113-18 Liberty Avenue,
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Previously operated by: Associated Prudential Theaters Inc., Meyer & Schneider, United Artists Theater Circuit Inc.
Previous Names: Our Civic Theatre, New Civic Theatre
This neighborhood house in the South Richmond Hill district was located a few blocks from the larger United Artists Lefferts Theatre. It opened in 1922 as Our Civic Theatre, operated by the Meyer & Schneider circuit. By 1940 it had been renamed Casino Theatre and was operated by Prudential Circuit. It closed as the Casino Theatre in 1979. It mostly played sub-runs and double features.
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Recent comments (view all 39 comments)
The Casino was one of my neighborhood theaters growing up in the 70s.
(Actually my neighborhood was Howard Beach, which never had any theaters, so Ozone Park and Richmond Hill were the closest.)
My aunt worked there as a matron. This was actually embarrassing for me, since my friends enjoyed pelting matrons with popcorn and Jujubes at other theaters, and I’d have to warn or beg them not to do it here.
I know I saw many kiddie matinees here, although I can’t for the life of me recall what any of the movies were. Later I saw “Tommy” here (on a double bill with “Aloha, Bobby and Rose,” I think), and sat through it twice, even though the sound was awful. (The passing “A” trains didn’t help.)It was not a very appealing theater, a step below the Crossbay, and only a choice when we couldn’t get someone to drive us to Forest Hills or Valley Stream, L.I.
Thanks for your post about the Casino, J.D., and welcome to Cinema Treasures.
The only film I ever saw at the Casino was “Serpico” in early April 1974.
Here’s a street view of the old Casino Theater. Does anyone know if any of the interior features still exist?
Thanks Bway for the link. I haven’t been to the old casino site since my family left the neighborhood way back in 1986. The auditorium looks bigger than I remember it. But I always have to remember that the Ziegfled has only 1,100 seats and it is now the largest single screen still showing movies. That makes it only slightly larger than the Casino. As a matter of fact, if you remove the seats in the rear of The Ziegfeld (the raised section) then the Casino and Ziegfeld are about the same.
Be that as it may, my recollections of the Casino are that it was non descript. The ultimate also ran theater; the theater you went to because it was playing the movie you wanted to see and it was close and no other reason. Oddly though, I still miss it!
I used to work at the Casino theater in the 70’s, and even though it wasn’t the grandest of theaters it was still quite quaint and had a great neighborhood vibe. As for being sold-out only once" that is far from true. We were sold out on many occassions, I particularly rememember when “Staurday Night Fever” played and we were sold out for 2 weeks straight! It was a fun job for a youth growing up in the 70’s as so many of us kids from the neighborhood worked there. The front foyer had great acoustics and we would sing all the songs from SNF as well as Grease and it sounded so cool. (the manager wasn'y to happy though..LOL) Great memories!!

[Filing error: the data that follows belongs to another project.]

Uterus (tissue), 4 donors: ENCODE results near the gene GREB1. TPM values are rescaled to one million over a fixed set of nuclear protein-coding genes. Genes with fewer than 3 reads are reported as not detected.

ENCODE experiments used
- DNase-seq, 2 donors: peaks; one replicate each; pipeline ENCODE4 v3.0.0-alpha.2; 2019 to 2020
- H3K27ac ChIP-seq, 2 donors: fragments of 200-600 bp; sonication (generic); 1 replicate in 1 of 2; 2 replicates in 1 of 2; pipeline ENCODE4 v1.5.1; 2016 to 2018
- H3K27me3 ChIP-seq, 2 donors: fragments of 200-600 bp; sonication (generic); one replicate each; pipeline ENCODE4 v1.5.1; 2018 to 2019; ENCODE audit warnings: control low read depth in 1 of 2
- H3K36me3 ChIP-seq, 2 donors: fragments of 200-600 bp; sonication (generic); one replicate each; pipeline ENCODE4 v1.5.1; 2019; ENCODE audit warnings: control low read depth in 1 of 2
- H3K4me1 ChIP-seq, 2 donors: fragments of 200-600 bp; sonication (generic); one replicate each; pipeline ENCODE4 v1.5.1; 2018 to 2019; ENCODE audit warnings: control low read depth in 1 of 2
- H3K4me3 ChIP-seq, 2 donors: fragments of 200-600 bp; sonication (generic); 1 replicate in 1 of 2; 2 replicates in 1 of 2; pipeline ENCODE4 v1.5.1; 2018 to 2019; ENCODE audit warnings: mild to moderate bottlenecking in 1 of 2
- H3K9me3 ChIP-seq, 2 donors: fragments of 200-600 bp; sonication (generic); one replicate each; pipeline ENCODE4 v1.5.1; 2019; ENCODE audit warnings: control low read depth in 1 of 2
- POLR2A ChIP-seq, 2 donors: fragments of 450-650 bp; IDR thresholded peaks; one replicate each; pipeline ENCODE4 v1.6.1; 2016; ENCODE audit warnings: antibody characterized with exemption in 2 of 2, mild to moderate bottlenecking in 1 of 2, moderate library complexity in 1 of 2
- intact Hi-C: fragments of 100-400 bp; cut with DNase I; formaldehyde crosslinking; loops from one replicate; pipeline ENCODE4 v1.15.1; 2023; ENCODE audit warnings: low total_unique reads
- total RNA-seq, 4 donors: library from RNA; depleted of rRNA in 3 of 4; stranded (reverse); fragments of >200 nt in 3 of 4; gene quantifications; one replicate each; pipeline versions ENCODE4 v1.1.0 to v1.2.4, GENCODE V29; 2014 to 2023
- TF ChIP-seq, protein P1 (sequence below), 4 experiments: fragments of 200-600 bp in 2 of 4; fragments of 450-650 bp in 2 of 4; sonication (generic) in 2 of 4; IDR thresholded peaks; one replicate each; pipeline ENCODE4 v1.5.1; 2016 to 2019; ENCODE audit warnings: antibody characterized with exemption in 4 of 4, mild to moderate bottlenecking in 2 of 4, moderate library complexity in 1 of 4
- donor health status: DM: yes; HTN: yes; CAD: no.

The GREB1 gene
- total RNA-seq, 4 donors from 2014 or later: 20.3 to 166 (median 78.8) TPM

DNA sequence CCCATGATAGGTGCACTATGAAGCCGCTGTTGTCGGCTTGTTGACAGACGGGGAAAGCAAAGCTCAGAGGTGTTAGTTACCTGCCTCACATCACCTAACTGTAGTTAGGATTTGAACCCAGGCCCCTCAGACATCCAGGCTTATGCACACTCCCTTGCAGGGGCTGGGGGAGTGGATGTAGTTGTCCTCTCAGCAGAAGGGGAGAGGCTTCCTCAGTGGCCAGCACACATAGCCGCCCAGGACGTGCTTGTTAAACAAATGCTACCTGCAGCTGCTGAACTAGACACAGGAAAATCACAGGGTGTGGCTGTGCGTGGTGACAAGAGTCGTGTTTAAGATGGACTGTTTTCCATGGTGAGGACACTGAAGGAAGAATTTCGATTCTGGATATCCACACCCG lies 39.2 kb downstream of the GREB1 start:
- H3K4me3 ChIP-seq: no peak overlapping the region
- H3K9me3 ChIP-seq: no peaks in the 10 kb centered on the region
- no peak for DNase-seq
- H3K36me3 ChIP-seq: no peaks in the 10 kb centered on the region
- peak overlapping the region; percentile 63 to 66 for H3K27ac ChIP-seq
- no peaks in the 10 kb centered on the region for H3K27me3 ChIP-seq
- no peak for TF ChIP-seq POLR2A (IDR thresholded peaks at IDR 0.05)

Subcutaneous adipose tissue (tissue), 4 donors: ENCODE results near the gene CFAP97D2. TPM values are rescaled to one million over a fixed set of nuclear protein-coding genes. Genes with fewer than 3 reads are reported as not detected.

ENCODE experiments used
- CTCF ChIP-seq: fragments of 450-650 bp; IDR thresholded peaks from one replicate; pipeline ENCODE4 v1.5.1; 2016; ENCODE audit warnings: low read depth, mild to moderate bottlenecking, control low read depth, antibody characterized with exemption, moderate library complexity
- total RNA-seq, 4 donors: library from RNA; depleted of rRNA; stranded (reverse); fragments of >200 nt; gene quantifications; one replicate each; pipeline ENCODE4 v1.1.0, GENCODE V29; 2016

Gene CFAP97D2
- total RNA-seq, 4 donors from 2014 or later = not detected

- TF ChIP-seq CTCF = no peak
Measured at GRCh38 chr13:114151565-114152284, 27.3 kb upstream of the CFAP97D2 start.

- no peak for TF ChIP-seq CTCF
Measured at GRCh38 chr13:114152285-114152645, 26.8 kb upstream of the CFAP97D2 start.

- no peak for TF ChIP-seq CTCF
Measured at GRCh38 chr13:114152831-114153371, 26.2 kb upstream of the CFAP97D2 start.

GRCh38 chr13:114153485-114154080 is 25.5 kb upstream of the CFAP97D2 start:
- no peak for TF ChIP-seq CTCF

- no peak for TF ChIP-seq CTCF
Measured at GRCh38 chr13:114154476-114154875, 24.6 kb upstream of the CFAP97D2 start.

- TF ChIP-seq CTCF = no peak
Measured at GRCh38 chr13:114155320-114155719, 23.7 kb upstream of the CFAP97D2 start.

On Feb 7th-13th 1932.. the New civic Theater at 114 Liberty Avenue played the following double feature each day in order with the last one 2 nights: Age of Love/Gay Buckaroo, An American Tragedy/The Lone Trail, Personal Maid/White Devil, Monkey Business/Enemies of the Law, Frankenstein/Men in Her Life. I have the original poster.
I vividly remember the Casino Movie Theatre. As a child, my father brought me and my brother Sal there to see the Elvis movie, “Love Me Tender.” We also saw Psycho, Homicidal, House on Haunted Hill, and 13 Ghosts, where they gave out 3-D glasses. Then, we saw A Hard Day’s Night and Help there, among many other movies through the years. It cost $1.00 and you saw 2 movies. Great movie theatre with great memories!
I used to take the A train here to see the double bill of horror movies. When cable TV started coming into the area of Queens this theatre had a conniption and started showing serials from the 30’s and 40’s along with the features to attract customers on a weekly basis. They also had drawings for plates (yes, plates!) to attract business. Later I seem to recall they were showing many more R rated movies. A google street search shows the building is just about unrecognizable.
Went their in 1979 when I was young and saw Jaws their and the air conditioner was broken, very hot hot